Kearney is but one of thousands of places to which the through rate is made upon this same plan. A large part of interstate rates are joint rates, in reference to which the same thing would be true. It is believed that hitherto this objection has not been taken by the carriers. If the Commission has power to overcome it, it probably never will be taken. If the power is not given, the difficulty will arise at the most inopportune moment. We suggest that if it seems wise to invest this Commission with any authority whatever, that authority be made. complete as far as it goes.


In case the Commission is invested with the power to fix a rate, the question arises, How are its orders in that respect to be given effect, and what is to be the attitude of the courts toward such orders? It is said that the fixing of a rate is a legislative function. Under the Constitution of the United States the judicial and legislative departments are entirely distinct, and the powers of the one can not be exercised by the other. This being so, it is suggested that the courts can have nothing to do with an order of the Commission which prescribes a rate;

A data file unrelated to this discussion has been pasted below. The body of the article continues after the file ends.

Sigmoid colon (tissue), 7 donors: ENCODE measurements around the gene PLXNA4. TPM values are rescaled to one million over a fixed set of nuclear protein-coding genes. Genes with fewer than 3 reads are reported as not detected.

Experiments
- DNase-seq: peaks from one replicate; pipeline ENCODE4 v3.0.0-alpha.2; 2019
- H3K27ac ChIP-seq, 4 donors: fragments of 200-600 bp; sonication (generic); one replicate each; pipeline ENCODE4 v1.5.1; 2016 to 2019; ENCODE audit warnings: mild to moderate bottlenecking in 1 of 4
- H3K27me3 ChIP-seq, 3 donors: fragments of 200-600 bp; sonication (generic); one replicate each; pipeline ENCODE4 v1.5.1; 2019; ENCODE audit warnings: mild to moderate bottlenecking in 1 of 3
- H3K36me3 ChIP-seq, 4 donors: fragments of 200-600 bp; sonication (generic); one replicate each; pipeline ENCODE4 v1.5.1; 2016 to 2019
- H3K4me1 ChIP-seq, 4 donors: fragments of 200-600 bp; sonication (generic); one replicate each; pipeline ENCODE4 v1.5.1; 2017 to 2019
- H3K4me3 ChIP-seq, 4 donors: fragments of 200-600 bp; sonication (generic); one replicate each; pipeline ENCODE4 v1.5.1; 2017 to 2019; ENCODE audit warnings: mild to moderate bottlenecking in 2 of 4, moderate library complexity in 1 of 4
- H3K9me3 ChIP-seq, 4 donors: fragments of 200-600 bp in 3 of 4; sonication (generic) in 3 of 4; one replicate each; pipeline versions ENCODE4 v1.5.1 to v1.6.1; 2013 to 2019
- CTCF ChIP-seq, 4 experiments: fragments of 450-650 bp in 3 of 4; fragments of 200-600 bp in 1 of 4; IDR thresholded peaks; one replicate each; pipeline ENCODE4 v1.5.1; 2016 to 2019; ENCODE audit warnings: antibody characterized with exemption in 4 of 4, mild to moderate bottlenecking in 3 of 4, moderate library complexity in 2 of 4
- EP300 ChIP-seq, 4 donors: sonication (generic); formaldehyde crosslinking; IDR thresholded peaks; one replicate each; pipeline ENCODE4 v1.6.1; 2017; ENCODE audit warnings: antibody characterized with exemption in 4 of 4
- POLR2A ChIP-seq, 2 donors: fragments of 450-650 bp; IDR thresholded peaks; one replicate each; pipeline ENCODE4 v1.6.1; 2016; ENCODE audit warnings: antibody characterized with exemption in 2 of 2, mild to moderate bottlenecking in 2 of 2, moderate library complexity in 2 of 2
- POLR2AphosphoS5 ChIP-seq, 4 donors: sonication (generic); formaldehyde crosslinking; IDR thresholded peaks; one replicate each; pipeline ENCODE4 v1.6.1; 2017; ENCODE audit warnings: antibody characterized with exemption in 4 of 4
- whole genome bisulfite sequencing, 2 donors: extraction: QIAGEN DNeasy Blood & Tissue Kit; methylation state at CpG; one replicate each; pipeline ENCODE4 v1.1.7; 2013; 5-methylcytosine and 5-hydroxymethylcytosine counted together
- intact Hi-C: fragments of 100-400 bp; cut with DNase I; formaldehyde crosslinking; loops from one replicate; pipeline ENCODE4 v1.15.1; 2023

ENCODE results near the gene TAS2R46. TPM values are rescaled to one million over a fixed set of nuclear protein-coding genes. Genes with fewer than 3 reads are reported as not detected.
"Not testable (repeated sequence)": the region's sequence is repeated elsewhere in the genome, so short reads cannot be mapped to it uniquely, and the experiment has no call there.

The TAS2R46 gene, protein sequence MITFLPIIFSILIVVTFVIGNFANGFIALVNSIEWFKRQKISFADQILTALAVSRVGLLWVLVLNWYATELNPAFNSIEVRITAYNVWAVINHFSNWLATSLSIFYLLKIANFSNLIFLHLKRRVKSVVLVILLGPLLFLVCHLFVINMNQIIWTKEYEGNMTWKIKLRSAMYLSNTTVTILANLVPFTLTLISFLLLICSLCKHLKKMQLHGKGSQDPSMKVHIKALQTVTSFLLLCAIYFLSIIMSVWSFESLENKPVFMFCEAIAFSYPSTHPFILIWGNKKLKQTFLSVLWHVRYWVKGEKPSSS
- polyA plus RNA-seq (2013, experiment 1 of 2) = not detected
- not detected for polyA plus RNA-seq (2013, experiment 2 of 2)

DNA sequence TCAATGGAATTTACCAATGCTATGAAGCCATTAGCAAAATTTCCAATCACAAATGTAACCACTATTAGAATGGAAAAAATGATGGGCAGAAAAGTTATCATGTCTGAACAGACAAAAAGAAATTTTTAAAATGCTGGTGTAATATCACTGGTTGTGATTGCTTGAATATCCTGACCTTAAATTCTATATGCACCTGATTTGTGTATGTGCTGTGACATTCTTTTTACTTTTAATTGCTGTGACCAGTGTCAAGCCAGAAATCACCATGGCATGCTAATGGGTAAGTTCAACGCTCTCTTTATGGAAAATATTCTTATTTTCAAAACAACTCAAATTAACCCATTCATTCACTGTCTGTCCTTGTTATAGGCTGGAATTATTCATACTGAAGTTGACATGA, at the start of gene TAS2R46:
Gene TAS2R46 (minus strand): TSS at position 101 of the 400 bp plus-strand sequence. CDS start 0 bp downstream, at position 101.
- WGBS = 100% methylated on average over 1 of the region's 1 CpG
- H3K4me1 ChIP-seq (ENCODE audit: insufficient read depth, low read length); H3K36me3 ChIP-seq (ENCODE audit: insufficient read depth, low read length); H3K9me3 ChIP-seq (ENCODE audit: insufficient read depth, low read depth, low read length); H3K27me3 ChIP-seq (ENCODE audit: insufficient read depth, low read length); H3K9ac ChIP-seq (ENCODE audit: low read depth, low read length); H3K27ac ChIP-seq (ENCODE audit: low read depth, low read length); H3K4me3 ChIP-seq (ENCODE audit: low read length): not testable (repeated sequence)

that such proceedings must be made conclusive, and that the only remedy of the carrier is to attack by an independent proceeding the oper ation of the order upon the ground that its enforcement will deprive the carrier of its property without due process of law. If this is cor rect, the order of the Commission can not be made in the first instance subject to review by the courts.

We do not, however, apprehend that such is the meaning and fair import of the various decisions upon that subject. The fixing of the rate in the first instance is a legislative function, but whether that rate, when fixed, is reasonable is a judicial question.

This was the exact point passed upon in Chicago, etc., Ry. Co. v. Minnesota (134 U. S., 418). The State of Minnesota had created a railroad commission, with authority, if it found the rates prescribed by the railroad companies of that State unreasonable, to determine what rates were reasonable, and, in case the carrier declined to put in the rates recommended by the commission, to compel it to do so by resort to the courts. The Minnesota commission determined that certain milk rates were unreasonable, and ordered the Chicago, Milwaukee and St. Paul Railway Company to put in a rate established by it as reasonable. This the railway company declined to do, and thereupon the commission applied to the Minnesota courts for a writ of mandamus, as it might under the act creating the commission, to compel this company to accept the established rate. The Minnesota court held that the application to it for a mandamus was a proper one; that the determination of the railroad commission as to what was a reasonable rate was final and conclusive, and not subject to review in the courts, and that the only function of the court was to compel, by its mandatory writ, an obedience to the order of the commission.